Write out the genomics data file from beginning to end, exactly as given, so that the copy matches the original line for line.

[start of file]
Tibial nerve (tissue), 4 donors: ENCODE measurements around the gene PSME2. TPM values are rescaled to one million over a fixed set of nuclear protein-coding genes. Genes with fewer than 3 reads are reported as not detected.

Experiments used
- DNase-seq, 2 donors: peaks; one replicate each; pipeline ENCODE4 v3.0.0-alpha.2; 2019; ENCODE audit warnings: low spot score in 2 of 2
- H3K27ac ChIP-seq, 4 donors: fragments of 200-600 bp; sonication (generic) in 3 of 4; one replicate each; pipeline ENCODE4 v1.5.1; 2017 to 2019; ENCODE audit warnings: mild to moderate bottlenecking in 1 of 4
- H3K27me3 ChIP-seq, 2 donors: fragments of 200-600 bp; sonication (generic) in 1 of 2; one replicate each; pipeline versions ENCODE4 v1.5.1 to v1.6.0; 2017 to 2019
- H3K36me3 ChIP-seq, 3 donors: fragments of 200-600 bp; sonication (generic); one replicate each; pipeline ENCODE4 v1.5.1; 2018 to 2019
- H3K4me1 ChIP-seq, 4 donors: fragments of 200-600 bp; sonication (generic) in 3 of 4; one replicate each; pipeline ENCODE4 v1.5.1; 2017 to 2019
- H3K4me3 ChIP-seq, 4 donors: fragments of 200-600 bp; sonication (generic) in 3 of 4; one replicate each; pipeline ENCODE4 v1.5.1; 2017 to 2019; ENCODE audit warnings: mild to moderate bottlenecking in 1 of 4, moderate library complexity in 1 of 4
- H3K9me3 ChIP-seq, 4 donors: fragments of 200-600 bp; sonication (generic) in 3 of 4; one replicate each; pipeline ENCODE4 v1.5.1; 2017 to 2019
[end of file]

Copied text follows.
Tibial nerve (tissue), 4 donors: ENCODE measurements around the gene PSME2. TPM values are rescaled to one million over a fixed set of nuclear protein-coding genes. Genes with fewer than 3 reads are reported as not detected.

Experiments used
- DNase-seq, 2 donors: peaks; one replicate each; pipeline ENCODE4 v3.0.0-alpha.2; 2019; ENCODE audit warnings: low spot score in 2 of 2
- H3K27ac ChIP-seq, 4 donors: fragments of 200-600 bp; sonication (generic) in 3 of 4; one replicate each; pipeline ENCODE4 v1.5.1; 2017 to 2019; ENCODE audit warnings: mild to moderate bottlenecking in 1 of 4
- H3K27me3 ChIP-seq, 2 donors: fragments of 200-600 bp; sonication (generic) in 1 of 2; one replicate each; pipeline versions ENCODE4 v1.5.1 to v1.6.0; 2017 to 2019
- H3K36me3 ChIP-seq, 3 donors: fragments of 200-600 bp; sonication (generic); one replicate each; pipeline ENCODE4 v1.5.1; 2018 to 2019
- H3K4me1 ChIP-seq, 4 donors: fragments of 200-600 bp; sonication (generic) in 3 of 4; one replicate each; pipeline ENCODE4 v1.5.1; 2017 to 2019
- H3K4me3 ChIP-seq, 4 donors: fragments of 200-600 bp; sonication (generic) in 3 of 4; one replicate each; pipeline ENCODE4 v1.5.1; 2017 to 2019; ENCODE audit warnings: mild to moderate bottlenecking in 1 of 4, moderate library complexity in 1 of 4
- H3K9me3 ChIP-seq, 4 donors: fragments of 200-600 bp; sonication (generic) in 3 of 4; one replicate each; pipeline ENCODE4 v1.5.1; 2017 to 2019